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Salt, fat, acid – and Pesach heat




By mastering these four variables, Nosrat found the confidence to trust her instincts in the kitchen and cook delicious meals with any ingredients. That, for me, is the essence of Pesach cooking. Follow these four principles (read fatty flap rather than flat-iron) and you will leave the table happy and satisfied even without the bread.

Over Pesach, I try to stay away from preservative laden bottled sauces. Fresh herbs are easily available, and they lend an incredible depth of flavour to your food.


Or soup and kneidlach if you haven’t lost the plot like me

Chicken soup


4 pieces of top rib

1 small chicken

1 packet of soup greens

1 onion

1 packet ready chopped pumpkin (about 400g)


Wash the chicken well. Put it into a large pot, and cover with cold water. Bring it to the boil, and then throw off the water. This will yield a scum free soup. Return them to the pot with your washed and peeled soup greens, pumpkin, and peeled onion. Cover with cold water. Bring to the boil, and then reduce heat and let your stock simmer for five hours. Top up with boiling water to keep the level constant.

After five hours, strain your stock. Discard the chicken and vegetables. I also refrigerate my stock overnight. A layer of fat will form on top. I discard it before freezing.

The stock will be strong so you can divide it in two, and freeze.

When you are ready to serve it, defrost your stock. Add three or four Massel’s chicken cubes (or Telma for Pesach) and salt to taste. If your soup is bland, add extra cubes and salt.


These kneidlach come from a dear friend, and I guarantee you they won’t flop as long as you do not open the lid during the 25-minute cooking time.

Yields 25 mini kneidlach or 14 whoppers


4 eggs

4 level Tbsp schmaltz

4 Tbsp water at room temperature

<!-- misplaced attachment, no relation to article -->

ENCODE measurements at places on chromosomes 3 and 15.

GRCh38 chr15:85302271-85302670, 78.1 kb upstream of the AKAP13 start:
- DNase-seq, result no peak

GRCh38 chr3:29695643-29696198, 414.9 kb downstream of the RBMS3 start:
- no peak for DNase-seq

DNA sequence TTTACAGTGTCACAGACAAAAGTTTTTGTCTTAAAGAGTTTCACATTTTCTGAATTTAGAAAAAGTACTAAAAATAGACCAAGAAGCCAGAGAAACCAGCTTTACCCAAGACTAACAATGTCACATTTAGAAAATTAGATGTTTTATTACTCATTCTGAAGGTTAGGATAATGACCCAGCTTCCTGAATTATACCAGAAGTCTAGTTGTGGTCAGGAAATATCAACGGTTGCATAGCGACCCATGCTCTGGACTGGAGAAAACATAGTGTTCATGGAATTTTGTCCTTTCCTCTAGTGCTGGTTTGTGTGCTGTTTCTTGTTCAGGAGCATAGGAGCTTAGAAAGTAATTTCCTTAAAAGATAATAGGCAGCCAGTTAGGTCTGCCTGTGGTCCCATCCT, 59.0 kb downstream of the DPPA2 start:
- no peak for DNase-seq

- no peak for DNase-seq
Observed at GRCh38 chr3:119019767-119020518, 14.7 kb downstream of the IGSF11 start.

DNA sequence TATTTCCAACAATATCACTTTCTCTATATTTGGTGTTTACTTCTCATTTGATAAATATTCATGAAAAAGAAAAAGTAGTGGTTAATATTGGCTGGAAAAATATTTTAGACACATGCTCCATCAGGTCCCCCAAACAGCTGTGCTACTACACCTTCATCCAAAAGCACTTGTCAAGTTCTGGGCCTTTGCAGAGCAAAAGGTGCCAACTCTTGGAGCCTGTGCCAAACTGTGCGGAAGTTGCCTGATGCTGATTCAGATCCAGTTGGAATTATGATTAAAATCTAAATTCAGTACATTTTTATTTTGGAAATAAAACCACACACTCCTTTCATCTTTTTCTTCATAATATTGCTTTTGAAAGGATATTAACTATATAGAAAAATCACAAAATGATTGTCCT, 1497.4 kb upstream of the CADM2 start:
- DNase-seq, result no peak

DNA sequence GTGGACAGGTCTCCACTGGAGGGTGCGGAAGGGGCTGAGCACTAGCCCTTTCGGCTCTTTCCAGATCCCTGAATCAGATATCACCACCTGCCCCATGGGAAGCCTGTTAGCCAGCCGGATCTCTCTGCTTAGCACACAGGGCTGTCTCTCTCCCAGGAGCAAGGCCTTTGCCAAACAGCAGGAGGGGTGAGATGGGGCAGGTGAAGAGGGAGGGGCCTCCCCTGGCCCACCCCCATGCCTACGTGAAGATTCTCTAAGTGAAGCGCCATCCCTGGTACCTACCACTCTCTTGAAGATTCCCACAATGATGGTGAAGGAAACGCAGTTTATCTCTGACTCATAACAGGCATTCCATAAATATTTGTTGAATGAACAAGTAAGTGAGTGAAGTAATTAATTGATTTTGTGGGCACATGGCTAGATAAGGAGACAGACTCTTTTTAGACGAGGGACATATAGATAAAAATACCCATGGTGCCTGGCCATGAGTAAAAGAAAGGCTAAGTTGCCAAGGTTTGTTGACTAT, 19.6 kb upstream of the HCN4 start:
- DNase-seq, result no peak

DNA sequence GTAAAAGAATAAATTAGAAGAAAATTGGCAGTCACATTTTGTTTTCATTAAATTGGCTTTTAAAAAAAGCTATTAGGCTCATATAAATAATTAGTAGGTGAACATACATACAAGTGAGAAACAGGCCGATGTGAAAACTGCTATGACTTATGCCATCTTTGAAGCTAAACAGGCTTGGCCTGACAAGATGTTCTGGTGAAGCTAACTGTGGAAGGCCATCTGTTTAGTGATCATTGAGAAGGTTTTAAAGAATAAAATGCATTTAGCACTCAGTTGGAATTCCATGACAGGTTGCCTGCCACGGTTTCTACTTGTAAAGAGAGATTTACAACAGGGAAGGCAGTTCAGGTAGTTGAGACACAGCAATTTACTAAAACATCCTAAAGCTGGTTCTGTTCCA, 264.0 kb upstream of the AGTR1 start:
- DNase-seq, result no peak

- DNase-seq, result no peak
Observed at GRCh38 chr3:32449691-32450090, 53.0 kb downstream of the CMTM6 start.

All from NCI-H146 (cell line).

Salt and pepper

2 pinches cinnamon

14 rounded Tbsp matzo meal


Beat eggs. Add schmaltz and water. Add matzo meal, cinnamon, salt, and pepper. Wet your hands and roll the mixture into walnut size balls (or golf balls if you want bigger). Place into your fast boiling soup. Put on the lid, and switch your stove to low (three quarters). Boil gently for 25 minutes without opening to look. Serve in a shooter spoon or in your steaming bowl of soup.


You can use a whole piece of flat-iron steak with the sinew removed. Sear it, and place it on indirect heat. Not directly on the hot tray. Rather go for the flap if you can, as it will remain juicier.


One flap feeds 10 people thinly sliced. Double the marinade for more.


1 cup sunflower oil

½ cup lemon juice

2 cloves garlic crushed

3 Tbsp parsley finely chopped

½ cup spring onions chopped

Heaped tsp salt (you may need more)

Black pepper


Blend all the marinade ingredients together in a food processor or with a whisk. Taste for seasoning, as you may need more salt or lemon juice. Marinade the meat for 24 to 48 hours rubbing the marinade into the meat twice daily. Preheat your oven to 200 degrees centigrade, and cook the meat uncovered for 20 minutes a side. Wrap in tinfoil and for Shabbat purposes, keep warm on the hot tray using indirect heat. For example, put it on top of the tzimmes bowl. Slice thinly, and serve surrounded by the beety latkes.

You can also cook the flap on a braai for 40 minutes turning every 10 minutes.



500g potatoes peeled and grated with the water squeezed out in a strainer

1 egg

1 onion peeled and chopped

⅓ cup matzo meal

Salt and pepper

500g sweet potato peeled and grated with the water squeezed out in a strainer

1 egg

1 onion peeled and chopped

⅓ cup matzo meal

Salt and pepper


Heat a little sunflower oil in a non-stick pan, and fry the latkes in colour batches until crisp and golden. These can be made in the morning, and left uncovered on paper towel and reheated.



8 baby fennel bulbs

2 packets of rocket

1 packet asparagus

1 cup sugared nuts (or toasted pistachios)


2 pears

¼ cup lemon juice

¼ cup brown sugar

Ingredients for dressing

½ cup light olive oil

2½ tbsp red wine vinegar

2 tsp Dijon mustard (there is a kosher for Pesach mustard, the use of which is varied as it may contain kitniot (grains and seeds). Omit if you need to.

1 clove garlic

1 tsp salt

Black pepper

Juice from the caramelised pears and the leftover brown sugar and lemon (about 1/8 cup of each)


Preheat the oven to 200 degrees centigrade. Peel and core the pears, and cut them lengthwise.

Dip all slices of the pears in lemon juice, and then brown sugar.

Arrange in a single layer on the baking sheet lined with baking paper, and roast until they begin to caramelise. Turn them over to caramelise the other side.

Coat asparagus with a small amount of olive oil and roast in the oven until slightly charred. Leave to cool.

Cut the fennel bulbs into thin longitudinal slices. Soak in ice water for about 30 minutes. Drain and dry. Arrange the rocket in your bowl. Top with the fennel slices and nuts. Just before serving, cut the avocado into wedges, add your caramelised pears, and dress.

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